Who would have thought that the two most important climate developments of 2010 would, on the surface, have nothing to do with climate change? First, on Tuesday, Republican Scott Brown won the election in Massachusetts to fill Senator Kennedy’s former seat and became the “41st vote” against not only health care, but cap-and-trade legislation in Congress.
Today, in an even more important development, the Supreme Court overturned two precedents and swept aside a “century-old understanding” to allow corporate spending in elections. In the words of Barack Obama,
“With its ruling today, the Supreme Court has given a green light to a new stampede of special interest money in our politics. It is a major victory for big oil, Wall Street banks, health insurance companies and the other powerful interests that marshal their power every day in Washington to drown out the voices of everyday Americans.”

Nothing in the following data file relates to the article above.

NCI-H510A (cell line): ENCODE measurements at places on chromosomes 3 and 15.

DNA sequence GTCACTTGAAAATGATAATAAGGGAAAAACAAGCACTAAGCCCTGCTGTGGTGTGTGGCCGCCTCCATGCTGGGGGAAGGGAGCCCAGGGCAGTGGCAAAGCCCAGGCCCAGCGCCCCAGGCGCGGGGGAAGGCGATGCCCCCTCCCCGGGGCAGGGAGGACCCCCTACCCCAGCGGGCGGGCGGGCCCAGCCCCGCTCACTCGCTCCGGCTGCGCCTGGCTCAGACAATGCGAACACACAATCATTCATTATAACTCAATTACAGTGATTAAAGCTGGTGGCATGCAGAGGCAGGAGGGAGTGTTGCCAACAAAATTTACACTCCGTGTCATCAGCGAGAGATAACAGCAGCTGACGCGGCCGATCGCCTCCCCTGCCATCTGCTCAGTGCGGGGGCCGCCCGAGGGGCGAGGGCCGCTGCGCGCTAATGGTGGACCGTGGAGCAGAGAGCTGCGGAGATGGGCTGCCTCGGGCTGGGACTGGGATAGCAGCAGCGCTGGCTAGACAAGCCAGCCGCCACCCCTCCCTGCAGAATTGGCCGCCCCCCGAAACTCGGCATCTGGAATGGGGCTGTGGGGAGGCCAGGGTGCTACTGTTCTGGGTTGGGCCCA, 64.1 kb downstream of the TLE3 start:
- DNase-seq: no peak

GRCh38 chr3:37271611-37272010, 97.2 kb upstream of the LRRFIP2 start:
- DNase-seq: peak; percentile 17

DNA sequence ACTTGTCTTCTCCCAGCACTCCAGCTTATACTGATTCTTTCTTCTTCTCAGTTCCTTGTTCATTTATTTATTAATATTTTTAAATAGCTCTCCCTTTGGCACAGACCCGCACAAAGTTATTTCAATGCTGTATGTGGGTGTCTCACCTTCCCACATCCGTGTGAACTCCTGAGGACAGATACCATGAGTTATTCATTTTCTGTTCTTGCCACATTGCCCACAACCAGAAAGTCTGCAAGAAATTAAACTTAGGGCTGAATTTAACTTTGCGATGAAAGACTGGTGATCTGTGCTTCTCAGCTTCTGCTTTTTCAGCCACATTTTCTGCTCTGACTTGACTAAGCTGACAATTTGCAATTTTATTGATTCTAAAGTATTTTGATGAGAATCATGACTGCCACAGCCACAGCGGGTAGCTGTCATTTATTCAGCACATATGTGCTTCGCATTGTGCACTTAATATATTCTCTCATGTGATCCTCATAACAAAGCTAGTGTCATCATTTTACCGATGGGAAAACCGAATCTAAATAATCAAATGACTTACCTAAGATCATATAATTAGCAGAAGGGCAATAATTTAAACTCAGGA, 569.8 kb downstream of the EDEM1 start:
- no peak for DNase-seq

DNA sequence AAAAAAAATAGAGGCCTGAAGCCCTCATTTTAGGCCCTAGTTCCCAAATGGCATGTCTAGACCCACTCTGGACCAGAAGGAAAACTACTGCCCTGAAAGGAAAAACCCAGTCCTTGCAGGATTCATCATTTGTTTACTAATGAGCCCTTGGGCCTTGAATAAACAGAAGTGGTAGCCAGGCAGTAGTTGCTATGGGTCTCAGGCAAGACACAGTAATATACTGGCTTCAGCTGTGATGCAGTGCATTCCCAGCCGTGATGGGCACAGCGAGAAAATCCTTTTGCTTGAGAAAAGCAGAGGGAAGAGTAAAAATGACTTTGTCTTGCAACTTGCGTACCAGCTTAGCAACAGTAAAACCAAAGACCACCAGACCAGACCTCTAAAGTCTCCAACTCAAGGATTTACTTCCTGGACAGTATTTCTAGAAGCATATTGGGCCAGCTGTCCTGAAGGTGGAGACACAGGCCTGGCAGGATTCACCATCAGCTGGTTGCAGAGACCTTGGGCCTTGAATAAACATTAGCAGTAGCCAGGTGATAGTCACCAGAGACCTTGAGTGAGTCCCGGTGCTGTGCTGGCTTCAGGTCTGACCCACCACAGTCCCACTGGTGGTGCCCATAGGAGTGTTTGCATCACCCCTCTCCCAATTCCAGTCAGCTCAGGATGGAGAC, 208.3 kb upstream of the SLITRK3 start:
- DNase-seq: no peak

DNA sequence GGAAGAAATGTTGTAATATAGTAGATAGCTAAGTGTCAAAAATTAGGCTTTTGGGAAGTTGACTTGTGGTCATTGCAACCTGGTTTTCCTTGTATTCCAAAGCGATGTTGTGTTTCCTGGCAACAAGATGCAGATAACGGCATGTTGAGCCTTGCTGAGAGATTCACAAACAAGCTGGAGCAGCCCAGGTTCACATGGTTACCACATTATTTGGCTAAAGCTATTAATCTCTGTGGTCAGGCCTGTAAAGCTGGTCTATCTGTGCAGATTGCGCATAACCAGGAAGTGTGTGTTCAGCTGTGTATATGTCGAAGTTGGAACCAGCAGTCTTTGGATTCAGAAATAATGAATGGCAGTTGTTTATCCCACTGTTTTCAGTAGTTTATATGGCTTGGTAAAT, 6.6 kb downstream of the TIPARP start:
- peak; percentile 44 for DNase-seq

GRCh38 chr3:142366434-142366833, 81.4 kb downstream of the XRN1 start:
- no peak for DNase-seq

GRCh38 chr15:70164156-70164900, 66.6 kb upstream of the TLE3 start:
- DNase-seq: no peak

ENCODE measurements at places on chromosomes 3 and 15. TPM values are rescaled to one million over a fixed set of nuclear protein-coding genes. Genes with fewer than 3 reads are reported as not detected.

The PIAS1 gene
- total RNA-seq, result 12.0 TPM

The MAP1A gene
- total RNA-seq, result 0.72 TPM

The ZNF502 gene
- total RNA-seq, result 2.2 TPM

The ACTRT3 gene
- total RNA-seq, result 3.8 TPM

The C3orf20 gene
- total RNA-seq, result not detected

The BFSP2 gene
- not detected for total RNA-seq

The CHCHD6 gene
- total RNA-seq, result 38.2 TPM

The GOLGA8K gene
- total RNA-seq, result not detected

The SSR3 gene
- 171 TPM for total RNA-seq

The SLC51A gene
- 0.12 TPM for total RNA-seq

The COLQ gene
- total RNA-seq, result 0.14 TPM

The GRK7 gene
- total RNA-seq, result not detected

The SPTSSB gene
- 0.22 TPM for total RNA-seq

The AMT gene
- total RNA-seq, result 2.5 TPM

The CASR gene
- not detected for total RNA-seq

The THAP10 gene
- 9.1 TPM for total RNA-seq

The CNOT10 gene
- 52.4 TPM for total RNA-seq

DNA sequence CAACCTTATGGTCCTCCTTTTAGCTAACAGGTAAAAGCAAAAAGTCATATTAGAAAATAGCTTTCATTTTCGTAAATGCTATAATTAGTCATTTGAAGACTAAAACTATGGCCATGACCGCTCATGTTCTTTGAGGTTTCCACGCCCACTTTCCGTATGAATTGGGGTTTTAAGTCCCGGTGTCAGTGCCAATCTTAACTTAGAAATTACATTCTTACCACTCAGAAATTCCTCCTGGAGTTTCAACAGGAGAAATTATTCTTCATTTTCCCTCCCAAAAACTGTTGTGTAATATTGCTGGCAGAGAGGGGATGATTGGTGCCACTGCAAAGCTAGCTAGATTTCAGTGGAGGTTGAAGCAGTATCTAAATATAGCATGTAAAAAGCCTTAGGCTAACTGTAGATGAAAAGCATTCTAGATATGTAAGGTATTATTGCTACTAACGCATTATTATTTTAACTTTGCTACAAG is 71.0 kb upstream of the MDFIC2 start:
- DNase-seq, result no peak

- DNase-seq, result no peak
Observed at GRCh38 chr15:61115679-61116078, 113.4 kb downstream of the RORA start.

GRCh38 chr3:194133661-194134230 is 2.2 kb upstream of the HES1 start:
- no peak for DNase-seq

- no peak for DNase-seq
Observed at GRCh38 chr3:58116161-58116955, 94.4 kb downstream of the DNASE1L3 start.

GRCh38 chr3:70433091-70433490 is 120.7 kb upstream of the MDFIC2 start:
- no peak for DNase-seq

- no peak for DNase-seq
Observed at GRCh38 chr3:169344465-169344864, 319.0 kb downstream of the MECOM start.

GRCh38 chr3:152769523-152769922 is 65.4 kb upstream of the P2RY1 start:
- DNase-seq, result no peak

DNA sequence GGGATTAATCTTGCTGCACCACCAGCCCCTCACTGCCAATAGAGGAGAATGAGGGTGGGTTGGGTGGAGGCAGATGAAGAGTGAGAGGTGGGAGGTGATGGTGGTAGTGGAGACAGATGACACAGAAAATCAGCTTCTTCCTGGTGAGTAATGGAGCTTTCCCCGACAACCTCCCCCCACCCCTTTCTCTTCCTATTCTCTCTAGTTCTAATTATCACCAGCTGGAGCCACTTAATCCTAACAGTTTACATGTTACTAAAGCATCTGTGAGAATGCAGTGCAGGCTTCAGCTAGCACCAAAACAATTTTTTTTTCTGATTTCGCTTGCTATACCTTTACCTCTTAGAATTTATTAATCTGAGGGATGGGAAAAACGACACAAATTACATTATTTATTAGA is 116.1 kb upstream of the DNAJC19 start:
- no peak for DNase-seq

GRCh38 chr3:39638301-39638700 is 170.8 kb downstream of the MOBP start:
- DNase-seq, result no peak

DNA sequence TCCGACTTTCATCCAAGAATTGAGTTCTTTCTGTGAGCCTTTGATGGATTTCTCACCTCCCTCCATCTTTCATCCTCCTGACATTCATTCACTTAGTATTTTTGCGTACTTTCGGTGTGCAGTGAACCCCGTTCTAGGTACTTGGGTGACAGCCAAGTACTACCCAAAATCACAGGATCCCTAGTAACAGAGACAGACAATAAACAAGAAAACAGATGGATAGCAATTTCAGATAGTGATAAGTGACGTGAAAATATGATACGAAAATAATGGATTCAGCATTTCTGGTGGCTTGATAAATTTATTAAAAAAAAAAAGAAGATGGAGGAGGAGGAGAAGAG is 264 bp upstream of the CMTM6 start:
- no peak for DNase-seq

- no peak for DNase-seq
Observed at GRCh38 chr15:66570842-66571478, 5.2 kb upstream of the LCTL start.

That doesn’t sound good at all, does it? In a time when anti-corporate/anti-big bank fervor has never been higher, I think this decision is a watershed moment: not only a sign of how powerful our opposition is, but also an opportunity for the climate movement to think hard about how to tap into American’s mistrust of big-business and corporations to further a clean energy and climate agenda.
What do you think? Are we targeting big coal and big oil enough? Is an oppositional strategy the wrong way forward? How can we counter what will be a massive influx of special interest money in the 2010 elections? Or is this all a bunch of malarkey and we should really just go back to changing light bulbs?